Than all Hippocrates and Galen's tomes, Till on the skies the aromatic gale

Than all the med'cines they unfold. I feel In pyramids of fragrance softly stole,

Myself renew'd! not only health, but ;outh, A grateful offering to the throne of Grace. Rolls the brisk tide, and sparkles at my heart: Still, tho' I feel these succours from the skies, As the live-atoms of Campanian wines

Dance in the virgin crystal, and o’erlook ? Bishop Jeremy Taylor,

With glorifying foam the nectar'd brim;

Smiling, and lending smiles to social wit,

A hom, in which if he do once but blow, The jucund hearth, and hospitable board.

The noise thereof shall trouble men so sore, Friendship is a religion, from the first

That all both stout and faint shall fly therefro, The second-best: it points, like that, to Heav'n, So strange a noise was never heard before. And almost antidates, on Earth, its bliss.

Ariosto's Orlando Furioso, translated by But Vice and Folly never Friendship knew;

sir John Harrington, b. xv. st. 10. Whilst Wisdom grows by Friendship still more

With this horn Astolpho affrighted the Amazons. wise.

See book xx. st. 60, &c. and even Rogero, BraHer fetters, are a strong defence; her chains,

damant, &c. in dissolving the enchanted palace, A robe of glory; Ophir gold, her bands;

b. xxii. st. 18, &c. Drives away the harpies And he who wears them, wears a crown of joy.

from Senapo, b. xxxiii. st. 114, &c. Friendships the steel, which struck emits the sparks

P. 48.

Eden's flood. Of candour, peace, benevolence, and zeal;

Eden, tho' but small, Spreading their glowing seeds a boly fire

Yet often stain'd with blood of many a band Where honour beams on hovour, truth on truth; Of Scots and Enlish buth, that tined on bis strand. Bright as the eyes of angels and as pure.

Spenser's Fairy Queci), b. iv. canto 11. An altar whence two gentle-loving hearts Mount to the skies in one conspiring blaze P. 48. Lut Vice and fully never Friendship knew. And spotless union. 'Tis the nectar-stream

It was an observation of Socrates, that wicked Which feeds and elevates seraphic love

men cannot be friends either amongst themselves Health is disease, life death, without a friend.

or with good men. Xenoph. Memorab. I. jie

THE RECOVERY.

NOTES AND ALLUSIONS.

LOOK IV.

Page 46. As once thy breathing harvest, Cadmus, Thou hast delivered my soul from death, and sprung

my feet from falling, that I may walk before God Cadınus is reported by the poets to have stain a in the light of the living. PSALMS. monstrous serpent in Baotia, at the cominand of Minerva, and sowed its teeth in a field, which

ARGUMENT. produced an host of armed soldiers; who, tight

Reflections. Sickness at the worst. Hopes of ing, slew one another. See Ovid. Met. I. iii. Suidas, Pausanias, &c. It is said, that he sowed

recovery cast on Heaven alone. Prospect of

futurity at this juncture. Guardian-angels bymn serpents teeth, and that soldiers in armour sprung np from them; because, as Bochart observes, in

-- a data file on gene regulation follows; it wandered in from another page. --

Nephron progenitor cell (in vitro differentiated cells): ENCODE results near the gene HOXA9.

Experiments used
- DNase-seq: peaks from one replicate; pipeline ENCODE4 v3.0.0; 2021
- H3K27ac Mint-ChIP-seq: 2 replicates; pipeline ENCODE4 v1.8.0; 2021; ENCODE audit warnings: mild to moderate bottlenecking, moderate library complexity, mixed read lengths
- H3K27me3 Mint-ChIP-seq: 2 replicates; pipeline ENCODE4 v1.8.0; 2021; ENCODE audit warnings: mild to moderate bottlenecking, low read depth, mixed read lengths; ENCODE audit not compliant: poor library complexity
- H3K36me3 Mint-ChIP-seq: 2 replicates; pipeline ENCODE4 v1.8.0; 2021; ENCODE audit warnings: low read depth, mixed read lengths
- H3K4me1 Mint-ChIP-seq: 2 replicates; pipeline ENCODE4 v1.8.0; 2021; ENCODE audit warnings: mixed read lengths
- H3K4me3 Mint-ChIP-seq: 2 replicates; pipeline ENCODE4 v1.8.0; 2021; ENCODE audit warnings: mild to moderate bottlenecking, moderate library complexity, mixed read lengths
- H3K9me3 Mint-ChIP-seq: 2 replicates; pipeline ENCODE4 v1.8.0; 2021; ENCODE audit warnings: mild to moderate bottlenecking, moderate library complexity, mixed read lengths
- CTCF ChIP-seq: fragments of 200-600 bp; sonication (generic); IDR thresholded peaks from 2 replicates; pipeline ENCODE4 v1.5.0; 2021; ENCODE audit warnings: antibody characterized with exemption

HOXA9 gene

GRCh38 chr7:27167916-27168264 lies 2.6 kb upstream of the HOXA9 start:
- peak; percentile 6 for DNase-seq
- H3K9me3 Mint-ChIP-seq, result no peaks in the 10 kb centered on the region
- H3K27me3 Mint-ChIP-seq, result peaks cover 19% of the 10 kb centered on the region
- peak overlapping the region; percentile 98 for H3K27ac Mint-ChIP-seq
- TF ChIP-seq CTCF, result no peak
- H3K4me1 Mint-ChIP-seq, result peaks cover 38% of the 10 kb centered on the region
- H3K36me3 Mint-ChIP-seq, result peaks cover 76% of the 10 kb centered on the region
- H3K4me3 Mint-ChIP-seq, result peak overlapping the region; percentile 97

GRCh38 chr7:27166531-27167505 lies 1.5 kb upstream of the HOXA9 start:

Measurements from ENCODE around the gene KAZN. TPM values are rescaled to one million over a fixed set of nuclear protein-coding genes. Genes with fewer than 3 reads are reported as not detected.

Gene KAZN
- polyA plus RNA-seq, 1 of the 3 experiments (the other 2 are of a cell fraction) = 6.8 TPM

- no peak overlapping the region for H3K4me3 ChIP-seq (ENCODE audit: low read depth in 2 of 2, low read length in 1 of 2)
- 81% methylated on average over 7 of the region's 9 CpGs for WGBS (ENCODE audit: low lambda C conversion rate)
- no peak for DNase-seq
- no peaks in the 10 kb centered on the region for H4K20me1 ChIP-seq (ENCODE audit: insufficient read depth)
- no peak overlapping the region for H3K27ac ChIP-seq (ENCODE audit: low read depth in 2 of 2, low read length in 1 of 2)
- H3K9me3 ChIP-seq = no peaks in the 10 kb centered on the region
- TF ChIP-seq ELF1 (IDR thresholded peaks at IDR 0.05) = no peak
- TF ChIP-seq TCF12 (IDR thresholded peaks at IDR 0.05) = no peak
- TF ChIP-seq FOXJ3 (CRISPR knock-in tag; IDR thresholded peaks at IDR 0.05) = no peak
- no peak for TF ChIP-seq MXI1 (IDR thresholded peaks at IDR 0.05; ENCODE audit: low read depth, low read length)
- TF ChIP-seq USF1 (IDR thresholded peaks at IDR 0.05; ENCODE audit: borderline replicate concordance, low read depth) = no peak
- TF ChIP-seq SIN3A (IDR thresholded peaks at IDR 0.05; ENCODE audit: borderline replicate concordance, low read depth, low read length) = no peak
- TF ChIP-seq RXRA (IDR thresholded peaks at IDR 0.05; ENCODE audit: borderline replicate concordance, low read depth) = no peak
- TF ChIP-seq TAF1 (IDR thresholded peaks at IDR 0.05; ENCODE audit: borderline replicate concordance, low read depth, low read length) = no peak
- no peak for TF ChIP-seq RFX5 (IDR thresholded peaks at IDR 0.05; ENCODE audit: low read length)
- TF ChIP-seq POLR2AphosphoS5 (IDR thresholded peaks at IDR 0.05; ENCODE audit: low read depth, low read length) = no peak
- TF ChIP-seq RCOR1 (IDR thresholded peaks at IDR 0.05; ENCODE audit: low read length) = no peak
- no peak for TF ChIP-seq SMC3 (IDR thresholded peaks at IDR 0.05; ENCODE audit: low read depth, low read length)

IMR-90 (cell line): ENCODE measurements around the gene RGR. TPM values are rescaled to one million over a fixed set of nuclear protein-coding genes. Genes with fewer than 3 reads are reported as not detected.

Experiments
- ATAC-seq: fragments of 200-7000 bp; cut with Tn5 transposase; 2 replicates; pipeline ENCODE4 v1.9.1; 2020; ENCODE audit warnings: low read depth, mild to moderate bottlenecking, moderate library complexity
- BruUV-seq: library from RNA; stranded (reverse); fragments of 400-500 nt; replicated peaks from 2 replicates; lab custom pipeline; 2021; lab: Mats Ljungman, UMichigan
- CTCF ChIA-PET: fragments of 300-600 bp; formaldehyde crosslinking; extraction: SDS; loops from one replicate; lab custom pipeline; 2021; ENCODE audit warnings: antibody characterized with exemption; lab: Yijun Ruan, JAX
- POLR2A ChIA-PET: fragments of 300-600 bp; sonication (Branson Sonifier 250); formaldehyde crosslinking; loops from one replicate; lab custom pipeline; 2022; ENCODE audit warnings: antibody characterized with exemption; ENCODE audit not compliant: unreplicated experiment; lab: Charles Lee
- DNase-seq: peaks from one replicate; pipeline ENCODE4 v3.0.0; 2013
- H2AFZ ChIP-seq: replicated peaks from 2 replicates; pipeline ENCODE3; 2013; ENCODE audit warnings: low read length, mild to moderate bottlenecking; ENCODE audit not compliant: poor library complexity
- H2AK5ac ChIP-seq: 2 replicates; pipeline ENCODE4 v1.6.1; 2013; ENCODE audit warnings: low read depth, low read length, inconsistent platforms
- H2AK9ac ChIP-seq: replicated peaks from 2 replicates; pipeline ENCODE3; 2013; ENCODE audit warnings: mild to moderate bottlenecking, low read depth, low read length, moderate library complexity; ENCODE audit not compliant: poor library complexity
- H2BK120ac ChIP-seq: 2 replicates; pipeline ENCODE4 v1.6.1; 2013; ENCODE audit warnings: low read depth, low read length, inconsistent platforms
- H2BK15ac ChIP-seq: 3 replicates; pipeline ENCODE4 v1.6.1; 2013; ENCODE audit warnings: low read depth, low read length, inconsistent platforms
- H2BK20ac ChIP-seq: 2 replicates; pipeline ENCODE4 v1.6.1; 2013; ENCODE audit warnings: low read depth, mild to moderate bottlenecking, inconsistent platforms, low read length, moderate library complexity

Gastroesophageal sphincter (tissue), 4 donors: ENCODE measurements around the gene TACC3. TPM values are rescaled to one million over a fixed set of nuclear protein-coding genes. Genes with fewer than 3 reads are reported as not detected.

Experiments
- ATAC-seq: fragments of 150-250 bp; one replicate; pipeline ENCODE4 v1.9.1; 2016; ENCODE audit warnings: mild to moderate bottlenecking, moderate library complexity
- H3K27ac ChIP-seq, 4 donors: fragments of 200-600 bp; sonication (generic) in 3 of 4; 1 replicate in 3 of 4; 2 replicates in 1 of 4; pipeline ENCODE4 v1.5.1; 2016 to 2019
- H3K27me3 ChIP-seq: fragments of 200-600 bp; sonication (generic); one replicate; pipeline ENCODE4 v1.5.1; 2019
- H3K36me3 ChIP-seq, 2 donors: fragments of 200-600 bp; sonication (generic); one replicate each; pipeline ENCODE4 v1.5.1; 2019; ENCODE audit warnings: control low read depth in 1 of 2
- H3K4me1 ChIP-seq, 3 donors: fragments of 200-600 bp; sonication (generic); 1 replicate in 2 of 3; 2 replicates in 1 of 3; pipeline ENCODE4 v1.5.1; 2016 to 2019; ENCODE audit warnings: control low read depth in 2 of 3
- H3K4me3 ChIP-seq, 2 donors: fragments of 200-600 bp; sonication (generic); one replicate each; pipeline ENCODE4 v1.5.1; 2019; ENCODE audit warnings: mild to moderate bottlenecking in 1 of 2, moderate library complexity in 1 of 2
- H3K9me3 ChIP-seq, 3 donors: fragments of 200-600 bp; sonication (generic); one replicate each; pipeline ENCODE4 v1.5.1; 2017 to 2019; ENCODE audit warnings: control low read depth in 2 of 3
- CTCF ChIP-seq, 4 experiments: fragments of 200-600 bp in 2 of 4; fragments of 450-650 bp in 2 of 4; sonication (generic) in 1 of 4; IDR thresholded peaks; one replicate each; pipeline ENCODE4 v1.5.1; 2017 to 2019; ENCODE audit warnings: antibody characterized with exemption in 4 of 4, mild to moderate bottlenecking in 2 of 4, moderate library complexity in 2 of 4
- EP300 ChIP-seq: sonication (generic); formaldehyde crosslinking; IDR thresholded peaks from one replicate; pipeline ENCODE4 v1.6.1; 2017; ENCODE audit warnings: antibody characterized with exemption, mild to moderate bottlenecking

to Mercy. Description of ber. She sends Hythe l'bænician language, to express men armed

geia to the well of life; both described. Her

descent. The effects. Abatement of the diswith brazen darts and spears of brass, they made use of words, which might be translated “ armed

temper. Apostrophe to sleep. Recovery of with the teeth of a serpent.”

sight; and pleasure flowing from thence.

Health by degrees restored. Comparison beP. 46. Yet Fancy's mimic works, &c.

tween sickness and health in regard to the body

and mind. The following lines upon delirious dreams may appear very extravagant to a reader, who never cxperienced the disorders which sickness causes Swift, too, thy tale is told: a sound, a name, in the brain; but the author thinks that he has No more than Lucian, Butler, ur Scarron. rather softened than exaggerated the real descrip- Fantastic humour dropp'd the feeling sense, tion, as he found them operate on his own ima- Her empire less'ning by his fall. The shades gination at that time.

Of frolic Rabelais, and him of Spain,

Madrid's facet ous glory, join his ghost; P. 46. From Hiconian cliffs devolv'd, &c. Triumvirate of Laughter! -- Mirth is mad; Sir G. Wheeler, in his voyages, has given a very

The loudest languishing into a sigh : Beautiful description of an hermitage on the bor

And Laughter shakes itself into decay. ders of Mount Helicon, belonging to the convent “ Lord! what is man?” the prophet well might of Saint Luke the hermit, not the evangelist,

ask; called Stiriotes, from his dwelling in those deserts. We all may ask, “ Lord! wliae is mortal man," See Whetler's Journey into Greece, fol. b. iv. So changeable his being, with himself

issimilor; the rainbow of an hour!

A change of colours, transient through his life, P. 46. Warbled to Doric reeds, &c.

Brightens or languishes ;-athen fades to air, Those different instruments are designed to ex

Ev'n ere an artful spider spins a line press the several parts of poetry, to which they

Of metaphysic texture, man's thiu thread

Of life is broken: how analogous were adapted, viz. pastoral, ode, heroic, &c.

Their parallel of lipes! slight, subtle, vain.
P. 46. Hark, how the anvils, &c.

Man, in a little bour's contracted round

Perplexes reason: now to triumph swell'd,
See Hom. Ilias, b. xviii. Virg. Æn. b. viij. To joyous exultations, to a blaze

Of ecstasy; and now depress’d, again,
P. 46.

Astolpho's horn. And drooping into scenes of death and woe,

p. 325.